Nearly two dozen vehicles tied to an ongoing protest have left Ottawa, local police say, while a convoy briefly disrupted traffic at the capital’s airport and calls grew for border blockades to end.
Ottawa police said Thursday that a dozen trucks left an area outside the downtown core after negotiations with protesters who have used the parking lot there as a staging and logistics ground. Ten more trucks left streets near Parliament Hill, and another vehicle was towed for obstructing traffic.
As part of the announcement, police reissued their call for remaining protesters — who are calling for an end to COVID-19 measures — to leave the national capital after immobilizing the core of the city for almost two weeks.
Demonstrators with large trucks have been warned by police that if they continue blocking streets they could be charged with mischief to property or have their vehicles and other property seized and possibly forfeited. Police also warned that charges or convictions might mean being barred from travelling to the United States.
But just as there was some movement toward ending the encampment of trucks, another group of vehicles caused traffic disruptions around Ottawa’s airport, although a city notice signalled the all-clear a few hours later.
Political patience with the protesters has run thin as calls grow for vehicles choking the flow of goods at border crossings to leave, including at Coutts, Alta., Emerson, Man., and the busy Windsor-Detroit Ambassador Bridge.
The Canadian Trucking Alliance said Thursday that the industry as a whole would pay a heavy price for the border actions, as it called on governments to come up with a plan to end the current blockades, and prevent them from happening again.
Michigan Gov. Gretchen Whitmer issued a written statement Thursday to call on federal, provincial and local authorities in Canada to “take all necessary and appropriate steps” to immediately end the blockades that threaten her state’s economy.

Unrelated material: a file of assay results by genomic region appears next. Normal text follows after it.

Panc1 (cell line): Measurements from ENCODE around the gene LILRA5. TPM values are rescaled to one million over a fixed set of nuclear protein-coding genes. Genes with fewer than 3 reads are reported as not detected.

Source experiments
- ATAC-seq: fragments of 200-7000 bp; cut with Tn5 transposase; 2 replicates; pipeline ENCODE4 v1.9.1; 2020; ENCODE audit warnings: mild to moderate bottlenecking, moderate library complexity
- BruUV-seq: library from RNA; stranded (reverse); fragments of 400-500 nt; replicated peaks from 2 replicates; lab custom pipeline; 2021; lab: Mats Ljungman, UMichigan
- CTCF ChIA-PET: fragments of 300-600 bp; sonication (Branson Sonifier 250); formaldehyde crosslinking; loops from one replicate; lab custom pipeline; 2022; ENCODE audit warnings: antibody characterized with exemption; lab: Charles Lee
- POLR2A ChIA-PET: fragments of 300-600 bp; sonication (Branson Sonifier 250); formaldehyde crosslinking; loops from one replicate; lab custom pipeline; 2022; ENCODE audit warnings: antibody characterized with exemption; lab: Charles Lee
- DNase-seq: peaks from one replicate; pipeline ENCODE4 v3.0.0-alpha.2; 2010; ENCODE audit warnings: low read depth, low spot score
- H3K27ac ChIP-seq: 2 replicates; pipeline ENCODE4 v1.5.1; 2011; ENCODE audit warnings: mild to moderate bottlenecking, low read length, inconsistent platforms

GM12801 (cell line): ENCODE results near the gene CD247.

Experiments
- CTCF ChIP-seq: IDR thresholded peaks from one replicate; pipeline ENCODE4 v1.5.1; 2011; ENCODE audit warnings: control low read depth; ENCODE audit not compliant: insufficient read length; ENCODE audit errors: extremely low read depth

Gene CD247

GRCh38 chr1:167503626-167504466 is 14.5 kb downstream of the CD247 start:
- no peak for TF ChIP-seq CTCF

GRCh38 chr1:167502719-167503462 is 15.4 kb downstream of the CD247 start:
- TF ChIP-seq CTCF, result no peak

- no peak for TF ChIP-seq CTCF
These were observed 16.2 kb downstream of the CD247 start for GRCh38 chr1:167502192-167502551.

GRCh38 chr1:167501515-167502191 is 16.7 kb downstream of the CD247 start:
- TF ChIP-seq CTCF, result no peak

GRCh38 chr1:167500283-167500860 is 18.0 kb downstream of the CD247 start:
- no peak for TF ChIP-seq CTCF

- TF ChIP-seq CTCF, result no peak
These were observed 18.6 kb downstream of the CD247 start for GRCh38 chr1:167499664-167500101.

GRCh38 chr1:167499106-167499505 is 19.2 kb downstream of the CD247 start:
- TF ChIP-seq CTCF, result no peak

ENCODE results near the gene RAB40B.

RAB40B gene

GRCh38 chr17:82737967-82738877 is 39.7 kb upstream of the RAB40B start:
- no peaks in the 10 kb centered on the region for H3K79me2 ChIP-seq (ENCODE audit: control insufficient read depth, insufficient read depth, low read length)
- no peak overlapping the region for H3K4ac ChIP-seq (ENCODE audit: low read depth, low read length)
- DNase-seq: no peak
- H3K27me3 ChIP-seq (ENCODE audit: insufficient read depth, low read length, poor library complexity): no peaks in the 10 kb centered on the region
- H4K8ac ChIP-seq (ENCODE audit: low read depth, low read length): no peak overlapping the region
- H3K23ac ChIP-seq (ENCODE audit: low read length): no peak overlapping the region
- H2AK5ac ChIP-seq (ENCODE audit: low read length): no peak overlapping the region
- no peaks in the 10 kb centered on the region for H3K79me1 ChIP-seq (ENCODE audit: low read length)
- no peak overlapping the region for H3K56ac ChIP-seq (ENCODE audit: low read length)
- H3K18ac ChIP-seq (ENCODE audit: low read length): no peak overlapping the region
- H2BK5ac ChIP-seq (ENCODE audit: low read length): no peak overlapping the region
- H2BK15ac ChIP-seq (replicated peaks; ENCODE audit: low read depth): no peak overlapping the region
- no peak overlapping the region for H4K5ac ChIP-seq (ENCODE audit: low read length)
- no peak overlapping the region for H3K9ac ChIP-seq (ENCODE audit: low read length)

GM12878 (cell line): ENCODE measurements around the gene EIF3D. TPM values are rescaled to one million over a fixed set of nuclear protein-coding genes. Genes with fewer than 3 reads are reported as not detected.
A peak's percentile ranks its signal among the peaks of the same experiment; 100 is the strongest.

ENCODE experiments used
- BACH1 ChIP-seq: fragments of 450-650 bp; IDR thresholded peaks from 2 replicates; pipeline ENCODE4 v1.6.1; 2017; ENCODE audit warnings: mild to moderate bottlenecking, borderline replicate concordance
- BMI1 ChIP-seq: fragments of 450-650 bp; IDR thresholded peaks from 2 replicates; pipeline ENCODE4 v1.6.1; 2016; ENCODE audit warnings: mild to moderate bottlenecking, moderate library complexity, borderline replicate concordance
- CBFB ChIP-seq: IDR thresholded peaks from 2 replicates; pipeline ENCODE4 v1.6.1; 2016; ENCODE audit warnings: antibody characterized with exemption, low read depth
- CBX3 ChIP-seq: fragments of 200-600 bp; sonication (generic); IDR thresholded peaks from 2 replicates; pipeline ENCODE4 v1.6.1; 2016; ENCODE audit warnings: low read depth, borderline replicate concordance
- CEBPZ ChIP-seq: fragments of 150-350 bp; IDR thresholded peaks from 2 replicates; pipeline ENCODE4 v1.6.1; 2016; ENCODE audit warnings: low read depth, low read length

Transport Minister Omar Alghabra said the government was working with provinces and cities to do everything possible to reopen the flow of border traffic.
“These blockades are illegal and they need to end now,” he said as he walked on Parliament Hill, steps from where protesters are gathered.
In the House of Commons, interim Conservative leader Candice Bergen called on protesters to leave border crossings, cutting back her party’s support for some actions that she said are hurting the country’s economic rebound from COVID-19.
“Take down all of the blockades. Protest peacefully and legally, but it’s time to remove the barricades and the trucks for the sake of the economy,” Bergen said.
Protesters outside the door of Parliament were huddled in small groups just before Bergen spoke, while others lined up at a table with people giving away free coffee and collecting donations for truckers.
With a temporary injunction in place on protesters honking their truck horns, none could be heard early Thursday from the vehicles parked along Wellington Street in front of Parliament Hill.
The situation in Ottawa, which has spurred similar actions nationally and abroad, is expected to again dominate debate in the House of Commons as political fissures have formed inside the Liberal caucus and Official Opposition over the handling of the protests and public health measures.
The House of Commons foreign affairs committee is scheduled to meet today where the NDP will look for unanimous consent to invite U.S. Ambassador David Cohen to testify about American funding of the protest in Ottawa through online donations, which the New Democrats say is an attack on Canada’s democracy.
—Jordan Press, The Canadian Press